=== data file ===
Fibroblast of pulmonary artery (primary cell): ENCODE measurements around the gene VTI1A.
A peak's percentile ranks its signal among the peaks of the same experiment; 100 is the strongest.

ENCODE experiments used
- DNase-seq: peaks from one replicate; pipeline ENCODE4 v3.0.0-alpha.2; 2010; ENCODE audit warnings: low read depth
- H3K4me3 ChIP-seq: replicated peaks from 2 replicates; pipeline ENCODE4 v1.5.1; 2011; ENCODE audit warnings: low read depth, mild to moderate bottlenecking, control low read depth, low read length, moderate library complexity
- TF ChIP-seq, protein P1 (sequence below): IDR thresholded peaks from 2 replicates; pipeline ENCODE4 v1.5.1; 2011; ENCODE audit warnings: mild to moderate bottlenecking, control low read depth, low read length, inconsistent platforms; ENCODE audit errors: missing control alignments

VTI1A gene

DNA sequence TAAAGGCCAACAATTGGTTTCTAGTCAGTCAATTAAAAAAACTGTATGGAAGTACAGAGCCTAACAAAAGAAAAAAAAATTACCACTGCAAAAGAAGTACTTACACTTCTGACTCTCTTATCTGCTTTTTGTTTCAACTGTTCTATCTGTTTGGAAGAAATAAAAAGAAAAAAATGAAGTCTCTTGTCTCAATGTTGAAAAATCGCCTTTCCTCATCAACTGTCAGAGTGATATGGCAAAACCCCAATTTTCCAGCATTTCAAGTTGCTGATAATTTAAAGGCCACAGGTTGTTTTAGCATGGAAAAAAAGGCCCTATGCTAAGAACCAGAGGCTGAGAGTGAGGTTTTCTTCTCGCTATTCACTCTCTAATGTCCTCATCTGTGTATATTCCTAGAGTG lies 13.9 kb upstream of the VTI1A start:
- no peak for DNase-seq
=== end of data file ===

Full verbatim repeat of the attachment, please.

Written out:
Fibroblast of pulmonary artery (primary cell): ENCODE measurements around the gene VTI1A.
A peak's percentile ranks its signal among the peaks of the same experiment; 100 is the strongest.

ENCODE experiments used
- DNase-seq: peaks from one replicate; pipeline ENCODE4 v3.0.0-alpha.2; 2010; ENCODE audit warnings: low read depth
- H3K4me3 ChIP-seq: replicated peaks from 2 replicates; pipeline ENCODE4 v1.5.1; 2011; ENCODE audit warnings: low read depth, mild to moderate bottlenecking, control low read depth, low read length, moderate library complexity
- TF ChIP-seq, protein P1 (sequence below): IDR thresholded peaks from 2 replicates; pipeline ENCODE4 v1.5.1; 2011; ENCODE audit warnings: mild to moderate bottlenecking, control low read depth, low read length, inconsistent platforms; ENCODE audit errors: missing control alignments

VTI1A gene

DNA sequence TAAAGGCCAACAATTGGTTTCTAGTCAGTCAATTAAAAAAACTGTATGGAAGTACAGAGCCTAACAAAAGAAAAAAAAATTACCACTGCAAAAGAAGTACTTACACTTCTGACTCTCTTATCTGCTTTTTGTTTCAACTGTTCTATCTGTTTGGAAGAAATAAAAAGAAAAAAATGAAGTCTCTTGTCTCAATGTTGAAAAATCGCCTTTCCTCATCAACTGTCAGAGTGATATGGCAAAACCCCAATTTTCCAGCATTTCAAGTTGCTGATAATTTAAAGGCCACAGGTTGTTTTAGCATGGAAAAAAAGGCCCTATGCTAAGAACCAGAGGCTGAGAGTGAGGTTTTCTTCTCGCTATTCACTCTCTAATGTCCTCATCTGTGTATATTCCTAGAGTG lies 13.9 kb upstream of the VTI1A start:
- no peak for DNase-seq